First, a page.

On Feb 22 2019, I found a copy of the Dow Jones Watchlist dataset, sitting on a public Elasticsearch cluster 4.4GB in size and available for public access to anyone who knew where to look (hint: any public IoT search engine, such as BinaryEdge).
“Used by eight of the world’s ten largest, global, financial institutions Dow Jones Watchlist is statistically proven to be the most accurate, complete, and up-to-date list of senior PEPs (politically exposed persons), their relatives and close associates”.
The database I discovered contained an astonishing 2,418,862 records detailing:
- global coverage of senior Politically Expose Persons, their relatives, close associates, and the companies they are linked to.
- national and international government sanction lists and categories
- persons officially linked to, or convicted of, high-profile crime
- profile notes from Dow Jones including citing Federal agencies and law enforcement sources.
In other words, it contained the identities of government officials, politicians and people of political influence in every country of the world. The data is designed to help identify risks when researching an individual and efficient due diligence. Obviously banks use Watchlist data to identify money laundering and illicit payments through key information about a public figure’s identity.
Every record presented one or several lists where an individual was put:
- Politically Exposed Person (PEP)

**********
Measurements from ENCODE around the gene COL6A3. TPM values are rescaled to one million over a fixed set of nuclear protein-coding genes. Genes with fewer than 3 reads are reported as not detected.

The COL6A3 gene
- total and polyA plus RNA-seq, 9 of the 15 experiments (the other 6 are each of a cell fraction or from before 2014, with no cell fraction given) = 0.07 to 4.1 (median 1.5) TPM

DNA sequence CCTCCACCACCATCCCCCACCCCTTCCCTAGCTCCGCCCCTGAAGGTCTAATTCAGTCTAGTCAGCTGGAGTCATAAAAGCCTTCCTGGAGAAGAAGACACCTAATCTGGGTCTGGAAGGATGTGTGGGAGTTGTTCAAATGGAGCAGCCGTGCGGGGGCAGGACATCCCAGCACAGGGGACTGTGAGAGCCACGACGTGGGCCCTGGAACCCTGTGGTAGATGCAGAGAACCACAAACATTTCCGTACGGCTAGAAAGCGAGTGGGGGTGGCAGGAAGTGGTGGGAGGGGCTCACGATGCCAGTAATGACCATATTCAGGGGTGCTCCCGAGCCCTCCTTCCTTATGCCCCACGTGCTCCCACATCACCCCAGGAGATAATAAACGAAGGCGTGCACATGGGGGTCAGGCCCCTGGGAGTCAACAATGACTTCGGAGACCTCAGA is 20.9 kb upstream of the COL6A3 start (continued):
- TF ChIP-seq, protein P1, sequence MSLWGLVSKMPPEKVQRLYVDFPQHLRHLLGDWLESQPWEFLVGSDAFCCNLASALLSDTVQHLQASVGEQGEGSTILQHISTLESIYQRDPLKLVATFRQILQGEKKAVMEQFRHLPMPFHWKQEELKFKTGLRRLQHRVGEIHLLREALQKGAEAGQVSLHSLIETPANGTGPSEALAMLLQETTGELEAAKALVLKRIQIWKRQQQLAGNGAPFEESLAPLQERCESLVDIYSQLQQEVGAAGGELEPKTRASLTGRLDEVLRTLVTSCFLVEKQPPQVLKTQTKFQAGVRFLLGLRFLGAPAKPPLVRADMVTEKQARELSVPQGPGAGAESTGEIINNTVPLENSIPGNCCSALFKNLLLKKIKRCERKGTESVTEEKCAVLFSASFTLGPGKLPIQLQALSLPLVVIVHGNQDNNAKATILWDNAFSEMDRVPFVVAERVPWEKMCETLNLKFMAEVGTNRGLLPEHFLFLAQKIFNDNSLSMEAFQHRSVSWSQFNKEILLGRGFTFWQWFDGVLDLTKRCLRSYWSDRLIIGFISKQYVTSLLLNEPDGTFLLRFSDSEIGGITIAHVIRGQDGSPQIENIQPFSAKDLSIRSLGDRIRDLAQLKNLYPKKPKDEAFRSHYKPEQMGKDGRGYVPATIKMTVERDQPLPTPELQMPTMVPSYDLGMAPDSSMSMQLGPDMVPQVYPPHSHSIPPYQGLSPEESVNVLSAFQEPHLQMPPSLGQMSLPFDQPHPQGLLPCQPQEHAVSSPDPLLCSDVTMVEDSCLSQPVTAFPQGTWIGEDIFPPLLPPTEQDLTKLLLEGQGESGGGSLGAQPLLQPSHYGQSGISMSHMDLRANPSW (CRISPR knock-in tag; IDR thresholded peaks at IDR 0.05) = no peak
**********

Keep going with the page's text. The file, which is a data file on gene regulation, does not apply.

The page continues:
- Special Interest Person (SIP) or Special Interest Entity (SIE)
“Doing business with the wrong person just once can result in steep financial penalties for your organization and legal proceedings against key executives. The ensuing scandal can cause irreparable damage to your corporate reputation”.
– quote from the Dow Jones sales brochure.
After reaching out to Dow Jones security incident response team on the same day when instance was discovered, database has been taken down with the following statement:
This data is entirely derived from publicly available sources. At this time our review suggests this resulted from an authorized third party’s misconfiguration of an AWS server, and the data is no longer available.
Publicly revealing the database beyond the aforementioned leak could be reckless: Watchlist database contains sensitive information on citizens regarding their alleged criminal histories and possible terrorist links.
Let’s face it we live in the age of Big Data where we are probably going to be on a list someday, but let’s hope that list is not leaked online or publically available? Big Data and “data mining” in this case allows Watchlist’s users to have a far better understanding of information and research than just a simple Google search can provide.
Dow Jones Watchlist is an online research database which aggregates licensed and publically available news, magazines, blogs etc from across the globe, but they also have a research team who updates these names and connections.
The information is then indexed, tagged and searchable.
What makes this data so much more valuable is the focus on premium and reputable sources. In the age of fake news and social engineering online it is easy to see how valuable this type of information would be to companies, governments, or individuals.
About author and security researcher:
Bob Diachenko has over 12 years experience working in corporate/product/internal communications with a strong focus on infosecurity, IT and technology. In the past Bob has worked with top tier media, government agencies, and law enforcement to help secure exposed data. Follow Bob on Twitter and his blog on Linkedin, Email: [email protected]